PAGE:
In a Jewish wedding ceremony, the rings are placed on the right index finger. As with everything Jewish, we don't really know the reason why, and we can bicker about it all day. Uncertainty is in our genes. We get around this by giving a few possible reasons, then getting something to eat and forgetting about the question.
The rabbi at last weekend's wedding described two reasons for this custom. The first is that moving the ring from one finger to another is a deliberate act. So, the groom places the ring on the bride's index finger and she moves it to her ring finger, signifying her willingness to enter into this marriage. Think of it as the ancient equivalent to "check here to agree to the terms of service." In fact, there seems to be a lot of emphasis in the Jewish wedding ceremony on not getting tricked into marrying someone. The reason for this is (surprise!) up for debate, but often refers to the story of Rachel and Leah.
The other reason we place the ring on the right index finger is that Talmudic rabbis agreed that this finger had the most direct connection to the heart. Clearly the more romantic spin on the custom.
Parents of children with autism understand the significance of the index finger. Pointing, or rather the lack of pointing, is a primary marker of autism in young children. When Moe was first being screened our pediatrician asked if he pointed at things, and we answered "Maybe? Sometimes?" Now that we've watched our typical daughter, Jelly, enthusiastically point at everything since she was at least 9 months old, we know that our "I don't know" should have been an emphatic "no." For her, pointing was a developmental imperative, one she worked on as vehemently as rolling over, crawling, and walking.
Every couple of months, I come across a set of pictures from a party when Moe was about 18 months old. He had just started walking, the only delay I had been concerned about at the time. In the photo, Moe is clearly pointing at the camera. And though I can remember hardly any examples of "shared attention" or other efforts to point out things he was looking at (other than a short time when he would point to body parts, letters, or pictures in books when we asked), I always come back to this picture. It was my "proof" that he was okay.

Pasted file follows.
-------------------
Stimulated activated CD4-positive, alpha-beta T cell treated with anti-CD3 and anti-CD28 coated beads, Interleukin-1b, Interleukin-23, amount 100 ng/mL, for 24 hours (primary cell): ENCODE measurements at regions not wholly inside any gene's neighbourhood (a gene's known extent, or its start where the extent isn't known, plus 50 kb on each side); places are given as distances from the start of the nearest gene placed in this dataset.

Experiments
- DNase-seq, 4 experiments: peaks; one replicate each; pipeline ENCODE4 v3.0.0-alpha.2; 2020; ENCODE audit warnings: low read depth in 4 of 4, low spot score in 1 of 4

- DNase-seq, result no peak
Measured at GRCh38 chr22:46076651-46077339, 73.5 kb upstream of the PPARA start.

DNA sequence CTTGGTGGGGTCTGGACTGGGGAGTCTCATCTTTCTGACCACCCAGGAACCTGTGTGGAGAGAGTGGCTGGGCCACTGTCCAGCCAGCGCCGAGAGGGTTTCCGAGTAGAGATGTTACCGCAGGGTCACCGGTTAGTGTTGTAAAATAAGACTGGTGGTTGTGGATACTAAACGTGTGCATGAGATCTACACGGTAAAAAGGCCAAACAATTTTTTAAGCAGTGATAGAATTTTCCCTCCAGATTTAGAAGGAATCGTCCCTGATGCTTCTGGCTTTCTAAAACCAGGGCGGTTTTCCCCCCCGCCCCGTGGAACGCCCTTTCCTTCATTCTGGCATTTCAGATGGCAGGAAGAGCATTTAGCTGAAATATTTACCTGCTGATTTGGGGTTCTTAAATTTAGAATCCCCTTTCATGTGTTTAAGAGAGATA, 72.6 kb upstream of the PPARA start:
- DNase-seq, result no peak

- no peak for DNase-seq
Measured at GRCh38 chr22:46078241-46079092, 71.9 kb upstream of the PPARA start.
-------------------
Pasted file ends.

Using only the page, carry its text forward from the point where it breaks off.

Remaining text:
In some ways, this picture makes me hopeful. If Moe had this instinct to point at one time, it must still be in there. The "it" I'm referring to is not the pointing; rather, "it" is the typical boy I still sometimes long for and imagine, though I will myself not to. Somehow, knowing that Moe was once doing typical things helps me feel like he can get there again. I convince myself I'm not asking him to be something he never was, but just to get back to the way things were.
On the other hand, the fact that I have exactly one picture, one memory, of Moe pointing, is a real indication of how early the signs of Moe's autism were present. Despite the regressive nature of his autism, at least as far as language development, there were many early signs. And this realization tells me how, for lack of a better word, "deep" his autism runs. Though Moe will learn many skills, perhaps even the skill called "how to grow up, get a job, move out and otherwise get along in society," he will always and forever be autistic.
And if Moe's index finger is, as the rabbis say, a direct connection to his heart, what does it mean that he still, at age 4, doesn't point? If Moe doesn't share his experience in this way, doesn't see the point (pun intended), does this mean that he does not share his heart?
Of course there are other ways to share experience and to express love. For one thing, parental love is about giving unconditionally. And if, as we say, the autistic brain is wired just a little differently, then maybe other connections are as well. If Moe's finger isn't directly connected to his heart, I can certainly tell you that it is connected to mine. As my fingers point, sign, squeeze, brush, clean, hold, direct (and re-direct), I share Moe's heart every day.
Besides, I'm pretty sure for Moe, the most direct connection to his heart is his smile. Unfortunately, it's hard to put a ring on that.
Jen Bush also writes on her personal blog, Anybody Want A Peanut? You can follow her on Twitter @wantapeanut.
It's always something, going back and looking at old photos and videos from before we really knew what was going on.ReplyDelete
So beautiful how you share Moe's heart.